Twentieth-century architecture was influenced by a single analogy coined by the great French architect, Le Corbusier. He proposed that ‘the building is a machine for living in’. This is very far from the truth. The mistake, at its heart, is that a machine is an inanimate object that can be turned on and off and operates only at the whim of its controller.

A building is very different because, although it is true that it can be controlled by its occupants, the driving force that acts upon the building to create comfort and shelter is the climate and its weather, neither of which can be controlled, predicted or turned on and off.

Machines are fixed, static objects, amenable to scientific assessment. Buildings are part of a complex interaction between people, the buildings themselves, the climate and the environment. The view that buildings are fixed also fits well with certain types of scientific analysis, of daylight factors, energy flows, Uvalues, mechanical ventilation and so on.

But this mechanistic view finds the more dynamic parts of the system (temperature, natural ventilation, passive cooling and all the multitude of human interactions) very difficult to model and, therefore, to understand. In houses it is often these ‘difficult’ parts of the system that change a house into a home, and the building intoa delight.

Considerations of daylight, energy, thermal insulation and the use of machinery, of course, cannot be avoided – but because we can calculate them does not mean that they are our only concern. If we could see heat, as the thermal imagining camera does, we would probably treat building very differently. We would know exactly where we need to put a bit more insulation or place a sun shade, which sun shade to use or which corner of the room is cold and needs a little attention.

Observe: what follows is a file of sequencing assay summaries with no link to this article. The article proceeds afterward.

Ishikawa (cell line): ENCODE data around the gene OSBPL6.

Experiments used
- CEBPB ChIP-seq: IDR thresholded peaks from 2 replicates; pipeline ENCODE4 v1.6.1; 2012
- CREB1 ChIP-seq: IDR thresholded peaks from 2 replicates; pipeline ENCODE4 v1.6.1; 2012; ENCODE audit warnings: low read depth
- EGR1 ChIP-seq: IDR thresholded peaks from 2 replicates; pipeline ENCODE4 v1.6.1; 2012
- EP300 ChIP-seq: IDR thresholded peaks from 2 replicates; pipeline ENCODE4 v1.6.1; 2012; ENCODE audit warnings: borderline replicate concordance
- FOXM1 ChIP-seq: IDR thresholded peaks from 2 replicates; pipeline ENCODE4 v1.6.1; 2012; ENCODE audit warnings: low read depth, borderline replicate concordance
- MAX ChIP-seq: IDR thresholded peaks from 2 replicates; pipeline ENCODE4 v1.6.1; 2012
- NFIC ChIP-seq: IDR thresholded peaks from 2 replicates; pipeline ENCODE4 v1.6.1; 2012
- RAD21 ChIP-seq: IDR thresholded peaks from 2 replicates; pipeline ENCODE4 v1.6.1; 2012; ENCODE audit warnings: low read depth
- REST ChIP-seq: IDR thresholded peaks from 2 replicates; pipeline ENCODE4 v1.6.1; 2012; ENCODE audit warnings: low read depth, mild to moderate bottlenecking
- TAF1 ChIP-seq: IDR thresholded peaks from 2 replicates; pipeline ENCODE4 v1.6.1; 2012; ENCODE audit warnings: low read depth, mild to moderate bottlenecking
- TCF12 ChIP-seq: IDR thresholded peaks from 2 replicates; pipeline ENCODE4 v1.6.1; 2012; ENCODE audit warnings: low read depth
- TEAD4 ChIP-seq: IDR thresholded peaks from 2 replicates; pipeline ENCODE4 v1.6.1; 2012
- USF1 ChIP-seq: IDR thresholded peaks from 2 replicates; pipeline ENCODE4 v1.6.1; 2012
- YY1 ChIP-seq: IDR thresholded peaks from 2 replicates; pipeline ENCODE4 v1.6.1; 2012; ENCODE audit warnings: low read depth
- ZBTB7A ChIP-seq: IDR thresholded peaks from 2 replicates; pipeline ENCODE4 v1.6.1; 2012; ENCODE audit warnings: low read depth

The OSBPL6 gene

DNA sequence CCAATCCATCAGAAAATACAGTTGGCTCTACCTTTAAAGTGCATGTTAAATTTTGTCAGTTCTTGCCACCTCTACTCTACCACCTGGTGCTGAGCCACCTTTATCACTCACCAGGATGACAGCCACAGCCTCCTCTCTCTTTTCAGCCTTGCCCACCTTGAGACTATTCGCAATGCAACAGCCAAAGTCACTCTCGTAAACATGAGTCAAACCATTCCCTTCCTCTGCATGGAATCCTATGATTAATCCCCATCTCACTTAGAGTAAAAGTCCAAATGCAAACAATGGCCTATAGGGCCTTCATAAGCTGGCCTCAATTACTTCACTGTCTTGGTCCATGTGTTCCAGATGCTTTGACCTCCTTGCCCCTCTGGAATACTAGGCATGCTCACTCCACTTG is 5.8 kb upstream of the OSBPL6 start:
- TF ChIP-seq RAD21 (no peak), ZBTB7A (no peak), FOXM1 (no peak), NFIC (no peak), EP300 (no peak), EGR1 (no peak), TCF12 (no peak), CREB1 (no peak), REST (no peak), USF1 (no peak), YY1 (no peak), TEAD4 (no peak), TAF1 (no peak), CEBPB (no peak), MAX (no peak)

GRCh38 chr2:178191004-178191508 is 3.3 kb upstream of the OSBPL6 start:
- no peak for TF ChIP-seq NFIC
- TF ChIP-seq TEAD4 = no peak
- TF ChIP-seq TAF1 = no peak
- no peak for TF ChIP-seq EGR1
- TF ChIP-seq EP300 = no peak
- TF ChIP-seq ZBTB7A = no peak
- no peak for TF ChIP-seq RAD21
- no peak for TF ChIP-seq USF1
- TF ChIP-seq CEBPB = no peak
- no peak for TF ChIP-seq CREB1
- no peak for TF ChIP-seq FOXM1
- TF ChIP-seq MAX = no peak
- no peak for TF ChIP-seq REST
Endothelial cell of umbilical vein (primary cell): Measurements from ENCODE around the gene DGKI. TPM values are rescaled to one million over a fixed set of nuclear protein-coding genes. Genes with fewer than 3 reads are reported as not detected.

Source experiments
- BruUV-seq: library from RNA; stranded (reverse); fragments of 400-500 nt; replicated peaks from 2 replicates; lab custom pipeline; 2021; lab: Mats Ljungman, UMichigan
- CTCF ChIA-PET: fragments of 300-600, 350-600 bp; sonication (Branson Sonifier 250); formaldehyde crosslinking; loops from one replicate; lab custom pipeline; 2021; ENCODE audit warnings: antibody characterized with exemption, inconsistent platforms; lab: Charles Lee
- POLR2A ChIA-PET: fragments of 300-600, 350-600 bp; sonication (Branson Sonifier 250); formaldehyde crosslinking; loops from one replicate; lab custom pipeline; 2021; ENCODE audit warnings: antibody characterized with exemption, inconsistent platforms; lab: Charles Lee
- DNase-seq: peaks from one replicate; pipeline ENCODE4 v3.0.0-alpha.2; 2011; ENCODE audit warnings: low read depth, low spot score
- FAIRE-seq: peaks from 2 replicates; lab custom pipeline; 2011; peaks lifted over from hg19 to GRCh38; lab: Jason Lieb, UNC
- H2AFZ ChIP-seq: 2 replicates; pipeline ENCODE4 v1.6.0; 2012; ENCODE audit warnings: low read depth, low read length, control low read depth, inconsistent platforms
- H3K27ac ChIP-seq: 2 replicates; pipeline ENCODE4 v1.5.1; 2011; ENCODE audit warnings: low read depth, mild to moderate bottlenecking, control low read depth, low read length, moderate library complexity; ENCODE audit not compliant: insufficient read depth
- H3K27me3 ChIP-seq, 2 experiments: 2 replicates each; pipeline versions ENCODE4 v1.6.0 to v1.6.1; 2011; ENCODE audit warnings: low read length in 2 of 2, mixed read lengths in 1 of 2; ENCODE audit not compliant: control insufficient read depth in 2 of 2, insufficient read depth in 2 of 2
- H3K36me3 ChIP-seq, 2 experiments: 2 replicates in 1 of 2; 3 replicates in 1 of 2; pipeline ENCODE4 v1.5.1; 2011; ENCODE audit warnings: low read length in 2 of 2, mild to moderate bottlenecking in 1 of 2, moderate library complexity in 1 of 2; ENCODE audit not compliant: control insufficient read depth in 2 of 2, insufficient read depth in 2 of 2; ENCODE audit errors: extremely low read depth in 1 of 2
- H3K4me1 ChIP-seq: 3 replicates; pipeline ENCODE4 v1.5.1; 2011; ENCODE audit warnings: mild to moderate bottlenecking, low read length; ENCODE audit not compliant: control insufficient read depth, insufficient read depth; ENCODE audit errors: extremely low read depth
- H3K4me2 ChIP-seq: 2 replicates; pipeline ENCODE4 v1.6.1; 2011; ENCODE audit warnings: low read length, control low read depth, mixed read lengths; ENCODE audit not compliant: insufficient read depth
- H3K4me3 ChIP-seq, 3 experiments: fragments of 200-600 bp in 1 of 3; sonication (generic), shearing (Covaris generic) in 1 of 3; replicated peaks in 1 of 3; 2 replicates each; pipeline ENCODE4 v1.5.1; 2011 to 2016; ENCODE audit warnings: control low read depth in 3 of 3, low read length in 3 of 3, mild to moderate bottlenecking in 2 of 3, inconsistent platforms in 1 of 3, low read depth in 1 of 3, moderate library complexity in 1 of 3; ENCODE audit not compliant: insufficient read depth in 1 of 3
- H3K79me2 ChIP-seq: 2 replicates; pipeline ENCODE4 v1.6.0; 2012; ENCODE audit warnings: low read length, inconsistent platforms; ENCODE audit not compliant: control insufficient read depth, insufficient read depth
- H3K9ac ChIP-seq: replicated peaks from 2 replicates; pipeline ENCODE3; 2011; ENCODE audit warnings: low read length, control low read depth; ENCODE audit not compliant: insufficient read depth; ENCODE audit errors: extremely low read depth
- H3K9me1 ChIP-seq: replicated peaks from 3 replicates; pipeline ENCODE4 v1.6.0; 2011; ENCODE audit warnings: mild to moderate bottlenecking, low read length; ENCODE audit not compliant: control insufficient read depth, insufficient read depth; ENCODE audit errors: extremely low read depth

We have to design for the invisible as well as the visible and so how is this to be done? Buildings have been traditionally designed using accepted premises (propositions that are adopted after reasoning) as well as, of course, on premises (the building and adjuncts set forth at the beginning of a building deed). Three principles on which all building should be based are:

1 design for a climate;
2 design for the environment;
3 design for time, be it day or night, a season or the lifetime of a building and design a building that will adapt over time.

Humans have been building on these premises for millennia and have evolved house types around the world that are well suited to particular climates, environments and societies. This was done by learning from experience, and with the benefit of repetitive tools and processes that help designers and builders through the
complex range of tasks necessary to actually put a building together.

One tool of the imagination that is often used when starting a design is the analogy. An analogy is used where two forms may not look alike but they function in the same way, just as Le Corbusier described a building as a ‘machine for living in’.

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